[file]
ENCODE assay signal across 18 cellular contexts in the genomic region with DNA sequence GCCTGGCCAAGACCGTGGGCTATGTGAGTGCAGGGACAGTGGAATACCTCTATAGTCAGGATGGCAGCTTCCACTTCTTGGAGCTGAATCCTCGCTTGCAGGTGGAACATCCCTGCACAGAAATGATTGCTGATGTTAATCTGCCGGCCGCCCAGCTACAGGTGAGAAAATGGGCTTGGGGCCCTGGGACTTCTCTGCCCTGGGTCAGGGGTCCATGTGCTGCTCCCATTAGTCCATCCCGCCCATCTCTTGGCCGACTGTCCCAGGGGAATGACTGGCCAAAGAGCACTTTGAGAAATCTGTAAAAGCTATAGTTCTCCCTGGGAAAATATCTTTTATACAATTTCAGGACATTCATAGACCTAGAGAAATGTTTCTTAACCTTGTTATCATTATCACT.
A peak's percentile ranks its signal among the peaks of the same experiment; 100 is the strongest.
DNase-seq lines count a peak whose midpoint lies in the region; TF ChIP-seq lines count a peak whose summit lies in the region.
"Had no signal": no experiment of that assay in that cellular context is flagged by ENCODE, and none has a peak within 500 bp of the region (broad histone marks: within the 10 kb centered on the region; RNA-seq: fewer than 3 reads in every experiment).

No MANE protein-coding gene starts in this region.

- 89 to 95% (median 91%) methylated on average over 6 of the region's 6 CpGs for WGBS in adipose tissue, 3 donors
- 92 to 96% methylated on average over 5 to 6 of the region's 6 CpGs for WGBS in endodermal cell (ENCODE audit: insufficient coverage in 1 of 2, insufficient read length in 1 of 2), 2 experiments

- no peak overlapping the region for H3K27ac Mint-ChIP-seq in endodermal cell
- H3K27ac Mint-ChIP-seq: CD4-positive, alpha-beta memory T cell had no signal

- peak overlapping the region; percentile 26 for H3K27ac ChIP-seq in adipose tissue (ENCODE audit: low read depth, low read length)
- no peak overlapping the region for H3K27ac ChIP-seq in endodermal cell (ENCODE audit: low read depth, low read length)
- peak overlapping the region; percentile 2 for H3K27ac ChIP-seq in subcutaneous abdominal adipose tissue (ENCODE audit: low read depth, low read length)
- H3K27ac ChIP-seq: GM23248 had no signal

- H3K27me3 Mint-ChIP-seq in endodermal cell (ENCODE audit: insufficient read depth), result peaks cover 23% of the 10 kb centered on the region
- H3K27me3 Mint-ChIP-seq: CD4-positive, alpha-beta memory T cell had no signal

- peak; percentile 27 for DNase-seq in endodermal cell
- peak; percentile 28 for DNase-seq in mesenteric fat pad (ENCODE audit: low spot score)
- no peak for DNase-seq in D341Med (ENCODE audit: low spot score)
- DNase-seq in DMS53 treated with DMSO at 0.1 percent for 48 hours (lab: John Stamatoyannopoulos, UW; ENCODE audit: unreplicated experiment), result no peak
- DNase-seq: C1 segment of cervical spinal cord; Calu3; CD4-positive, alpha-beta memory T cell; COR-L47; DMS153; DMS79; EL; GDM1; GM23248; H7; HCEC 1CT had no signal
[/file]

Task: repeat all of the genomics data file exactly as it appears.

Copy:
ENCODE assay signal across 18 cellular contexts in the genomic region with DNA sequence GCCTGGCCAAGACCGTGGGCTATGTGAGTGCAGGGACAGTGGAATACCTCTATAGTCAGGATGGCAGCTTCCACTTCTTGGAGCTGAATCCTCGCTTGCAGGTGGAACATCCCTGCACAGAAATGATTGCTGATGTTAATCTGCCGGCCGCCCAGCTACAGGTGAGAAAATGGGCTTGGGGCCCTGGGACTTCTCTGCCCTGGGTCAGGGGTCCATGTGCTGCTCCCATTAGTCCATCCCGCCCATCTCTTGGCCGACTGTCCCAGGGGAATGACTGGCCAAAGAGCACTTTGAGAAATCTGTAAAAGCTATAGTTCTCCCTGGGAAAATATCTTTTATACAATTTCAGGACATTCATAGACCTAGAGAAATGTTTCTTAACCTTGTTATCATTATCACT.
A peak's percentile ranks its signal among the peaks of the same experiment; 100 is the strongest.
DNase-seq lines count a peak whose midpoint lies in the region; TF ChIP-seq lines count a peak whose summit lies in the region.
"Had no signal": no experiment of that assay in that cellular context is flagged by ENCODE, and none has a peak within 500 bp of the region (broad histone marks: within the 10 kb centered on the region; RNA-seq: fewer than 3 reads in every experiment).

No MANE protein-coding gene starts in this region.

- 89 to 95% (median 91%) methylated on average over 6 of the region's 6 CpGs for WGBS in adipose tissue, 3 donors
- 92 to 96% methylated on average over 5 to 6 of the region's 6 CpGs for WGBS in endodermal cell (ENCODE audit: insufficient coverage in 1 of 2, insufficient read length in 1 of 2), 2 experiments

- no peak overlapping the region for H3K27ac Mint-ChIP-seq in endodermal cell
- H3K27ac Mint-ChIP-seq: CD4-positive, alpha-beta memory T cell had no signal

- peak overlapping the region; percentile 26 for H3K27ac ChIP-seq in adipose tissue (ENCODE audit: low read depth, low read length)
- no peak overlapping the region for H3K27ac ChIP-seq in endodermal cell (ENCODE audit: low read depth, low read length)
- peak overlapping the region; percentile 2 for H3K27ac ChIP-seq in subcutaneous abdominal adipose tissue (ENCODE audit: low read depth, low read length)
- H3K27ac ChIP-seq: GM23248 had no signal

- H3K27me3 Mint-ChIP-seq in endodermal cell (ENCODE audit: insufficient read depth), result peaks cover 23% of the 10 kb centered on the region
- H3K27me3 Mint-ChIP-seq: CD4-positive, alpha-beta memory T cell had no signal

- peak; percentile 27 for DNase-seq in endodermal cell
- peak; percentile 28 for DNase-seq in mesenteric fat pad (ENCODE audit: low spot score)
- no peak for DNase-seq in D341Med (ENCODE audit: low spot score)
- DNase-seq in DMS53 treated with DMSO at 0.1 percent for 48 hours (lab: John Stamatoyannopoulos, UW; ENCODE audit: unreplicated experiment), result no peak
- DNase-seq: C1 segment of cervical spinal cord; Calu3; CD4-positive, alpha-beta memory T cell; COR-L47; DMS153; DMS79; EL; GDM1; GM23248; H7; HCEC 1CT had no signal